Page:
Raymond Anthony is a Professor of Philosophy at the University of Alaska Anchorage, USA. He holds a PhD in Philosophy from Purdue University. His areas of specialization include Ethical Theory and Environmental Philosophy (especially the nexus between environmental-animal-agricultural-food ethics), and the philosophy of technology. His current research interests in these areas deal with social justice, participatory democracy, obligations to future generations and non-human animals. Dr. Anthony has an international reputation for his expertise in bioethical issues in the areas specified above. Dr. Anthony also teaches philosophy of mind and philosophy of science courses. Dr. Anthony is ethics advisor for the American Veterinary Medical Association's Panel on Euthanasia, Panel on Humane Slaughter, and Animal Welfare Committee and is a former council member for Agriculture, Food and Human Values. Dr. Anthony is part of an inter-institutional team that was awarded an USDA grant to develop teaching aids for animal welfare ethics education. One of his current projects includes a report for the Council for Agricultural Science and Technology (CAST) on the Well-being of Agricultural Animals. You can learn more about Dr. Anthony at: http://www.uaa.alaska.edu/philosophy/faculty/raymond_anthony1.cfm. He can be reached at rxanthony@alaska.edu.

Total CE Credit: 16

Tuition: $368
Prices are listed in US dollars.

*Enrollment will close on December 1, 2019 at 5 pm ET (USA).
*For more information on how online CE works, see the Participant Resource Center.

To Enroll:
  1. Enrollment qualifications: VIN CE courses are open to VIN member and non-member veterinarians. Veterinarians enrolling in a VSPN CE course must be a VIN member. Veterinary support staff must be a VSPN member to enroll in a VSPN CE or a VIN CE course open to VSPN member enrollment.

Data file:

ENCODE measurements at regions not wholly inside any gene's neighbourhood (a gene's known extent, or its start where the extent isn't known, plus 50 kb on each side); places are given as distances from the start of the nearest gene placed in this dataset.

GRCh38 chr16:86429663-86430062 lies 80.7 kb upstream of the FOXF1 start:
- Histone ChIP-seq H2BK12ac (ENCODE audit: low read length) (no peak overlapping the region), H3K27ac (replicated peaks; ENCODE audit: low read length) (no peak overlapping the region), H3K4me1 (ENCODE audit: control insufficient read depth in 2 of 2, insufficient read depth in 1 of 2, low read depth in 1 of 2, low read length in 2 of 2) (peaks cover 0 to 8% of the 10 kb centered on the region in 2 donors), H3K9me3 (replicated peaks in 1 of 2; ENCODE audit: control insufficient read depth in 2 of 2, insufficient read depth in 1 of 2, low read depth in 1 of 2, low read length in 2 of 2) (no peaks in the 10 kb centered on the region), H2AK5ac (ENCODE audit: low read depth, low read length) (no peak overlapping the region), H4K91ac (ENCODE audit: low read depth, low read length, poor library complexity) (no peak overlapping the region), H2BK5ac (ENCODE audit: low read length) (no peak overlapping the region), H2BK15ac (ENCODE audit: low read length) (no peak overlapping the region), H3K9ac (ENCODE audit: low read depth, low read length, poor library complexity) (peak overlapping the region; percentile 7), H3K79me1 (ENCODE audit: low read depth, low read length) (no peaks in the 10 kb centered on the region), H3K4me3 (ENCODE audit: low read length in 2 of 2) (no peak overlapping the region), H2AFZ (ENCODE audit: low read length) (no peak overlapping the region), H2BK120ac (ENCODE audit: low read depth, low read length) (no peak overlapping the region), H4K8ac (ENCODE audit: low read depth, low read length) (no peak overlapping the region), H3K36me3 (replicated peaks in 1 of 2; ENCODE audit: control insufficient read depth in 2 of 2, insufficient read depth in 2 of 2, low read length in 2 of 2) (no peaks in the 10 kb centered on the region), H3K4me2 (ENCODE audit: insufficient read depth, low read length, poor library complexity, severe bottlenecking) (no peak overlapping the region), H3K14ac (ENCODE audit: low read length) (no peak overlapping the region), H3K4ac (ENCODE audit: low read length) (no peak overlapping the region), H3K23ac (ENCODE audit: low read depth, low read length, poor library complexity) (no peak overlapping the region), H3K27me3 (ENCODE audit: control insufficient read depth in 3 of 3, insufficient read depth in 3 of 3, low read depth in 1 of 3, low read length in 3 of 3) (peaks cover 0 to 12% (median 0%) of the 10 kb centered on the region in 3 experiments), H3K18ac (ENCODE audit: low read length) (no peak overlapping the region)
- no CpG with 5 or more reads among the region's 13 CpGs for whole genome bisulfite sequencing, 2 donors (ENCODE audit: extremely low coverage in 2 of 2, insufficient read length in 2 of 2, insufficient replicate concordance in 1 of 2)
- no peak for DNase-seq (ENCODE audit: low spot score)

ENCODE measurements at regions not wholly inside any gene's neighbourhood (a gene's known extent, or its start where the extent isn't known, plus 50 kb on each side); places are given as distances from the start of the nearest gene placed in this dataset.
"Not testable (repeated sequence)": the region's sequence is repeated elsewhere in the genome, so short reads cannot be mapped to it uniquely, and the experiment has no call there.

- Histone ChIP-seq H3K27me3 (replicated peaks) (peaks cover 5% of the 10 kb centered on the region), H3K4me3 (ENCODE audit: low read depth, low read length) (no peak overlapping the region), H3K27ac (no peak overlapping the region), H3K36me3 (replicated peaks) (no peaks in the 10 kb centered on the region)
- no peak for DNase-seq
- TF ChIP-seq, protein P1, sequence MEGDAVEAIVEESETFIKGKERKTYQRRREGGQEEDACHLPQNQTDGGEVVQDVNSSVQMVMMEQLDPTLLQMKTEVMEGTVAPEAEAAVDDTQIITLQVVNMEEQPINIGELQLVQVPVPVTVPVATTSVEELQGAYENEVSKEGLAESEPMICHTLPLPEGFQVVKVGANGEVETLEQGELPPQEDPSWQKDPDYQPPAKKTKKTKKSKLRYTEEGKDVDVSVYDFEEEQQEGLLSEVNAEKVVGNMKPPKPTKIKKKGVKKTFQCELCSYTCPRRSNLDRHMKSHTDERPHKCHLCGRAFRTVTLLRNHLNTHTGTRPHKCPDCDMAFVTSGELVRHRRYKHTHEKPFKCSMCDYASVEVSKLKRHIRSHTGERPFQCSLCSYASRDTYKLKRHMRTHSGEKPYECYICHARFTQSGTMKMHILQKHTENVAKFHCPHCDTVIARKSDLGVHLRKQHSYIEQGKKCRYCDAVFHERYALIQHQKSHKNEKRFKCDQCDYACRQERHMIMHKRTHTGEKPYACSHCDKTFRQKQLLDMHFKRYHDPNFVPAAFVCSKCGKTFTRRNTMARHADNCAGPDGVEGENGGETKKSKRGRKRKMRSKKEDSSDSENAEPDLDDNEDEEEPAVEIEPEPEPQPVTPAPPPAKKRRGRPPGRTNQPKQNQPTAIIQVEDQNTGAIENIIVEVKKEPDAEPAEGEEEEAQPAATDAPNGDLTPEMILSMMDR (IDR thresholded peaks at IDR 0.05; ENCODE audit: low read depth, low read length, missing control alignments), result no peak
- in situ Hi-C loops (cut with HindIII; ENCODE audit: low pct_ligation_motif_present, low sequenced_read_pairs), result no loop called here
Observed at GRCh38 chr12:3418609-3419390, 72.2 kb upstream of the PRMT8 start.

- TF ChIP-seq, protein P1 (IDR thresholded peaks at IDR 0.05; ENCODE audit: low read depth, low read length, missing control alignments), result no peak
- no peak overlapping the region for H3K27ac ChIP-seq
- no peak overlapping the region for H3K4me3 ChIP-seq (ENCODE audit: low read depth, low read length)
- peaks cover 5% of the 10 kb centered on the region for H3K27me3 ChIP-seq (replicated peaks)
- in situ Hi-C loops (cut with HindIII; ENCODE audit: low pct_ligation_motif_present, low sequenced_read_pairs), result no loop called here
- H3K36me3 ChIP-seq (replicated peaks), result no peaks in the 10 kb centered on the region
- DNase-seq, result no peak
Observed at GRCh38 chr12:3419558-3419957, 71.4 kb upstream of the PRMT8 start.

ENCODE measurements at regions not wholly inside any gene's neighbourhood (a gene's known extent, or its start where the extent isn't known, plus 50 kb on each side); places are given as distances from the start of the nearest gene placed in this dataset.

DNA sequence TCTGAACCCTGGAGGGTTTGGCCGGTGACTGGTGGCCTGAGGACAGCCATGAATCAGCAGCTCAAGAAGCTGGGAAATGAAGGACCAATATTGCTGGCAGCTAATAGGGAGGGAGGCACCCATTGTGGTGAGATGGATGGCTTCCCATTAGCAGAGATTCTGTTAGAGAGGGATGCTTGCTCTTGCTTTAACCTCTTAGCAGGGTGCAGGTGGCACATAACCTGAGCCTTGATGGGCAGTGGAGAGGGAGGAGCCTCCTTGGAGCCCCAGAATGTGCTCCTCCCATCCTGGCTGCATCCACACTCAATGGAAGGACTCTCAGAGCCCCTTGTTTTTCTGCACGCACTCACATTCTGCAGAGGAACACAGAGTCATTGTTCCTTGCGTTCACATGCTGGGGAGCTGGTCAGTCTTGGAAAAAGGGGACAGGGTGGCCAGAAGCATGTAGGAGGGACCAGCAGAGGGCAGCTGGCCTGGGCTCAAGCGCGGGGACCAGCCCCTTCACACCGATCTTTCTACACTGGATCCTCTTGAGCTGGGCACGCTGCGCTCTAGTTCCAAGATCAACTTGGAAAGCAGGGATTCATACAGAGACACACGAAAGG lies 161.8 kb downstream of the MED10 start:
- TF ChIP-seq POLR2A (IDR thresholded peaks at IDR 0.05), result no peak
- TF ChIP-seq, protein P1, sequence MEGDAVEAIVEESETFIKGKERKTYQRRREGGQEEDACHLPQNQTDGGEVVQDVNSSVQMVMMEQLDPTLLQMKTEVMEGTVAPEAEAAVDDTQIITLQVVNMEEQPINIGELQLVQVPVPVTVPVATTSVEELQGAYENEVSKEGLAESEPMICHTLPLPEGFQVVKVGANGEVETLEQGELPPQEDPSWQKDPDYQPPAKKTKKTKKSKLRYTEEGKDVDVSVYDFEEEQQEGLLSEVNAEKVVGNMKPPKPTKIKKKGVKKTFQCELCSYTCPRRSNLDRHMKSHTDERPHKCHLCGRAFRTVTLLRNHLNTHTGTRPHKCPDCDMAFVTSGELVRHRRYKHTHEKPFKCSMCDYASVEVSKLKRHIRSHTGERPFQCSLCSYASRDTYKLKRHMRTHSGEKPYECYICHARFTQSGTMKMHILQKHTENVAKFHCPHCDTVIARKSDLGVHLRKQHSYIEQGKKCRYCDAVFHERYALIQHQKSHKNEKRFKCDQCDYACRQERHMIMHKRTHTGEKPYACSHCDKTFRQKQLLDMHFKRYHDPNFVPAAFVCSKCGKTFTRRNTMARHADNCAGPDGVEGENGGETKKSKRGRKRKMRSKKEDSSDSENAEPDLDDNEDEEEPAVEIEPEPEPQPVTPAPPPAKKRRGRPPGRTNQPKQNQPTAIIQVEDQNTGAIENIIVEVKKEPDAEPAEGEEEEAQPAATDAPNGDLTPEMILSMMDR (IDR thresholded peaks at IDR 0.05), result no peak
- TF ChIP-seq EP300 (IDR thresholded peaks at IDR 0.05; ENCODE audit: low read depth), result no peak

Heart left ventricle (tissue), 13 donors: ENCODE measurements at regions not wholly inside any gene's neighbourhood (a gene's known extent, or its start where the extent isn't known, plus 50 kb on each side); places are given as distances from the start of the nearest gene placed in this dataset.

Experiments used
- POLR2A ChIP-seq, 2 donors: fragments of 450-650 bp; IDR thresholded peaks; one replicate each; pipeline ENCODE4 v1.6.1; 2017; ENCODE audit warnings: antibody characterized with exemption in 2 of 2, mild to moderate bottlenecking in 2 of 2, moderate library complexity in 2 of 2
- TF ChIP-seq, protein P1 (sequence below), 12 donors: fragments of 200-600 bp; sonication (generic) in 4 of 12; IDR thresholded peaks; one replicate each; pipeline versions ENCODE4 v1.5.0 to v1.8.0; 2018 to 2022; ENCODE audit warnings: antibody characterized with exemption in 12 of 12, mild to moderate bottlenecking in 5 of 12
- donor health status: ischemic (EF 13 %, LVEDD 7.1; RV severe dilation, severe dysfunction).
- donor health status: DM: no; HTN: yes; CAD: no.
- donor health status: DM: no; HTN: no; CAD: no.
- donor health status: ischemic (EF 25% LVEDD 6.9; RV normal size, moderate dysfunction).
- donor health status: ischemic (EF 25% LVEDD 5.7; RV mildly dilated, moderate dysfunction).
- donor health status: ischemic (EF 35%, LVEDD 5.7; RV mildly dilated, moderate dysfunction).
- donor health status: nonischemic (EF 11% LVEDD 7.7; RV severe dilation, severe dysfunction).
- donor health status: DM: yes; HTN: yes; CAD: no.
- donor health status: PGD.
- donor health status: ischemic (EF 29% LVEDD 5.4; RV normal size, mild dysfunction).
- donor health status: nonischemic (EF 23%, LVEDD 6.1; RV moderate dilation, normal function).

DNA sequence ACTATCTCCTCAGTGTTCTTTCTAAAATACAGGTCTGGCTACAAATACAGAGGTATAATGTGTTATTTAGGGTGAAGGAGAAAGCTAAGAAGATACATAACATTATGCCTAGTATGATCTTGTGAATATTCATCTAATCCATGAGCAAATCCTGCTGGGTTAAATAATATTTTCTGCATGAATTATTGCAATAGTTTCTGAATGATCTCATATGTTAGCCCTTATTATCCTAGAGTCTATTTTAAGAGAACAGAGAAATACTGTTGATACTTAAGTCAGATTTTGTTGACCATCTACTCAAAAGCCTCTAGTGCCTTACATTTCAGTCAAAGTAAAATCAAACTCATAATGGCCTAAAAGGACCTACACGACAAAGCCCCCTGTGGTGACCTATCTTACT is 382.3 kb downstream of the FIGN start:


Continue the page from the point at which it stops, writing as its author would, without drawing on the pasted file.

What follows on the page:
2. Each enrollee must be able to receive emails from @vspn.org and @vin.com addresses. Email is our major form of communication with participants; personal emails are highly recommended rather than clinic/hospital email addresses.
  3. Each person is individually responsible for his/her own registration. To ensure that all information received is secure and correct, please do not enroll for a course on behalf of another individual.
  4. For further assistance call 800-846-0028 ext. 797 or email . Please include the course title, your full name, and contact information in your correspondence.
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"This program (22-34931) is approved by the AAVSB RACE to offer a total of 16 CE Credits, with a maximum of 16 CE Credits being available to any individual veterinarian. This RACE approval is for the subject matter categories of: Non-Scientific-Clinical, using the delivery method of Non-Interactive-Distance: (Online, Correspondence, Journal or Other Self-Study). This approval is valid in jurisdictions which recognize AAVSB RACE; however, participants are responsible for ascertaining each board's CE requirements."

Course withdrawal and refund policy: A complete refund of the paid course price will be issued when your withdrawal request is received prior to the listed start date of the course. If you wish to withdraw after the start date please contact the VIN office 800-846-0028 ext. 797 to discuss eligibility for a pro-rated refund.

*For more information on VIN's upcoming CE courses, check the VIN Course Catalog.

Katherine James, DVM, PhD, DACVIM (SAIM)
VIN Education Director

VIN CE Services:
800-846-0028 or 530-756-4881; ext. 797
or direct line to VIN/VSPN from the United Kingdom: 01 45 222 6154
or direct line to VIN/VSPN from Australia: 02 6145 2357